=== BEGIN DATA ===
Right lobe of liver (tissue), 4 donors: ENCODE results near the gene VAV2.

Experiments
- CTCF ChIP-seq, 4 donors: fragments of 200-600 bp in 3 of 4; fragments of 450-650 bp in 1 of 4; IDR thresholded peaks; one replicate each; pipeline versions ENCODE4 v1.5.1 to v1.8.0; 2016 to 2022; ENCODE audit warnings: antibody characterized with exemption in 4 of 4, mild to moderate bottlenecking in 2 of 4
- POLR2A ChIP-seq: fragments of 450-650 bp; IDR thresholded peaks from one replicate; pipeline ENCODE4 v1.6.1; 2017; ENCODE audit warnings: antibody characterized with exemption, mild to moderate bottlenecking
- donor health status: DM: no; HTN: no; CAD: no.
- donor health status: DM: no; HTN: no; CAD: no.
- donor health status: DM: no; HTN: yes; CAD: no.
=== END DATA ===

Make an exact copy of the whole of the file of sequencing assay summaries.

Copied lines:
Right lobe of liver (tissue), 4 donors: ENCODE results near the gene VAV2.

Experiments
- CTCF ChIP-seq, 4 donors: fragments of 200-600 bp in 3 of 4; fragments of 450-650 bp in 1 of 4; IDR thresholded peaks; one replicate each; pipeline versions ENCODE4 v1.5.1 to v1.8.0; 2016 to 2022; ENCODE audit warnings: antibody characterized with exemption in 4 of 4, mild to moderate bottlenecking in 2 of 4
- POLR2A ChIP-seq: fragments of 450-650 bp; IDR thresholded peaks from one replicate; pipeline ENCODE4 v1.6.1; 2017; ENCODE audit warnings: antibody characterized with exemption, mild to moderate bottlenecking
- donor health status: DM: no; HTN: no; CAD: no.
- donor health status: DM: no; HTN: no; CAD: no.
- donor health status: DM: no; HTN: yes; CAD: no.